A hundred of us
stood in tidy rows
at parade rest
outside brigade headquarters.
At the base of the formation
stood a man with only one leg.
In his running shorts, PT jacket, and reflective belt
(required of all soldiers in the physical training uniform
for jogging down the road
in the pre-dawn a.m.)
he balanced on his one leg of meat and bone
and on the other of titanium,
a slender rod with a single joint at the knee,
capped at the ankle with a sneaker.
the sergeant major stepped out to inspect us.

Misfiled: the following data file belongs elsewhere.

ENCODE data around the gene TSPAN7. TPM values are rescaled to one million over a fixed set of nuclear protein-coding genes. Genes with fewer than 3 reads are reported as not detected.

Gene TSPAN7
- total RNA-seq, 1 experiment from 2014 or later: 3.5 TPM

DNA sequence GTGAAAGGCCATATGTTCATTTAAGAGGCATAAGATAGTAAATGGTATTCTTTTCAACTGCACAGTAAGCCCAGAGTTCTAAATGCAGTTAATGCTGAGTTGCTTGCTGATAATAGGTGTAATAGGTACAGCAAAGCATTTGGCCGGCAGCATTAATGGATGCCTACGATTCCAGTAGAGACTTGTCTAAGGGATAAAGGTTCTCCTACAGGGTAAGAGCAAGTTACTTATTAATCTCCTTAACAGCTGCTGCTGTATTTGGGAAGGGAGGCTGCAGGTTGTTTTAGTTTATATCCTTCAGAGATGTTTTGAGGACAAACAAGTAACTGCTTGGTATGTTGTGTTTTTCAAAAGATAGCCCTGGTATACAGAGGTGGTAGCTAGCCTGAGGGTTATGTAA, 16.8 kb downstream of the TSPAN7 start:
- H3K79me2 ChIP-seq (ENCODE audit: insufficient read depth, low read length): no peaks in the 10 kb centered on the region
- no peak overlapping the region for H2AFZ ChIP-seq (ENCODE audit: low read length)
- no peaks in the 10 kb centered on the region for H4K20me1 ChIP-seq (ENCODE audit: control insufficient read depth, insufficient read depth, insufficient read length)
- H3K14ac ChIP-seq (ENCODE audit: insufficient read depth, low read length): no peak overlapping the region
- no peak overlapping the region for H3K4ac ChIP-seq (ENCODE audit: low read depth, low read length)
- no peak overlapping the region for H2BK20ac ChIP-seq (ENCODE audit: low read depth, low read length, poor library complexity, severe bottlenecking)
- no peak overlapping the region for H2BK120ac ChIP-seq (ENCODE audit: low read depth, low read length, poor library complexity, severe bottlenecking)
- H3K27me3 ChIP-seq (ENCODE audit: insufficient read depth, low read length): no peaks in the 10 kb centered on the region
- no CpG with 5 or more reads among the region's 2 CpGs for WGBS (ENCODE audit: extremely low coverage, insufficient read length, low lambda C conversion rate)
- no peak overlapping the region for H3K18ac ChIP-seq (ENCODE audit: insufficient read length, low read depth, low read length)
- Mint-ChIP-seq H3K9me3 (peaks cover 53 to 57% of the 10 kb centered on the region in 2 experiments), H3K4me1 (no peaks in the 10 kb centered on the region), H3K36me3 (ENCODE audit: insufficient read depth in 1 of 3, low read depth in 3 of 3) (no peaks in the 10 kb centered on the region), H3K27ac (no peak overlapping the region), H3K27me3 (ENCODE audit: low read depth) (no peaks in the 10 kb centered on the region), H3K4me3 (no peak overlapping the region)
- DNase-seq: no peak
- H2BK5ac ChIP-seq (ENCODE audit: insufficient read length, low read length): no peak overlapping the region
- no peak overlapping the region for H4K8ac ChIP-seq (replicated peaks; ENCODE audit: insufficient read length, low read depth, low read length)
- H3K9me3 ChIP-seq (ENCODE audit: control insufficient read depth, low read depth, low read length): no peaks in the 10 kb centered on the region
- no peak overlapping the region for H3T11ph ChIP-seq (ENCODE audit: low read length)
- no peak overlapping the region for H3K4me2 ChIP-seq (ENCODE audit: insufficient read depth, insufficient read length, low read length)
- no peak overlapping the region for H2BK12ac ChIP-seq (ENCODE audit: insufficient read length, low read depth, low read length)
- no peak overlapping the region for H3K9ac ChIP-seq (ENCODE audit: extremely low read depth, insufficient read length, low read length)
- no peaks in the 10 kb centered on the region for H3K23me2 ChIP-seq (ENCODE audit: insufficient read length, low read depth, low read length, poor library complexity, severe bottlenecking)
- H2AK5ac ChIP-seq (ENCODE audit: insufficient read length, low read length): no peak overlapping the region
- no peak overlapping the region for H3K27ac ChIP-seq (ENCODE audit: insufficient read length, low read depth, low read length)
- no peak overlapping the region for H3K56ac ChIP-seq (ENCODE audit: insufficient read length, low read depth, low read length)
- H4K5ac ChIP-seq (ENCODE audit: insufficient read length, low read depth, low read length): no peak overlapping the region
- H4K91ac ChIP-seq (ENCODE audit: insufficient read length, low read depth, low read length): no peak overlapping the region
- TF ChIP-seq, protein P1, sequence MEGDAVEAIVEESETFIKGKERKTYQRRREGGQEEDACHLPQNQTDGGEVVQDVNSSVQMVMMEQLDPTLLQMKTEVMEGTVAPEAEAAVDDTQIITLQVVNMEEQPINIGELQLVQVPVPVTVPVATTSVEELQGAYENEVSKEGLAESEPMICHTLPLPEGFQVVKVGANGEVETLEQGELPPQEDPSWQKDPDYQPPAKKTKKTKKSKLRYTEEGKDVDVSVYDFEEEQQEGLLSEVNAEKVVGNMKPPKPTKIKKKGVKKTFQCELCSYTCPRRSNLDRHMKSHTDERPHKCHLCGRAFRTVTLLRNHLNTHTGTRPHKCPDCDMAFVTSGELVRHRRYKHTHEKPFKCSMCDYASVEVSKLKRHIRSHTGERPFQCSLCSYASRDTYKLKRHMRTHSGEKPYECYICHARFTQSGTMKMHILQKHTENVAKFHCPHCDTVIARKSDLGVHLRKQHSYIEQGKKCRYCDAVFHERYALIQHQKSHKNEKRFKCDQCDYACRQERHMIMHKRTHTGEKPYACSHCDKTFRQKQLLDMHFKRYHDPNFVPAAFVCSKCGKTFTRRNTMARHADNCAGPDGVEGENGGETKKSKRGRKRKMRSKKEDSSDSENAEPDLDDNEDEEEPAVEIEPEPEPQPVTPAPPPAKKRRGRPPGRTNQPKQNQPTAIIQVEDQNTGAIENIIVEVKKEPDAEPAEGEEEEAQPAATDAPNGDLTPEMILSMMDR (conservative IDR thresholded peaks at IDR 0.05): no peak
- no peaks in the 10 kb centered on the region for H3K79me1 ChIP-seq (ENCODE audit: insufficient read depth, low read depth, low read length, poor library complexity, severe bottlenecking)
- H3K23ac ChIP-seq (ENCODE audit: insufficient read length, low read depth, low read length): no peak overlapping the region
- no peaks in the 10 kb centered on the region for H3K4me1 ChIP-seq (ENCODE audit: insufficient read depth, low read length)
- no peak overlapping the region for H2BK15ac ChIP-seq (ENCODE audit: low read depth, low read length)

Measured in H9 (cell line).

He got a look at the one-legged man,
shook his head,
“I know why you’re here.”
He shook the man’s hand,
wished him all the best
Then he turned to the rest of us broken people
for why it was
we didn’t work.
*In the army, a medical profile is provided when a soldier suffers from an injury or illness which prevents full participation in military duties.
Ryan Edel is currently a Ph.D. student in English Studies at Illinois State University, and he received his MFA in creative writing from Johns Hopkins in 2010. He has previously served five years in the U.S. Army, including three years with the 82nd Airborne and a ten-month deployment to Afghanistan. He is also the founder of 12Writing, an online source for creative writing resources.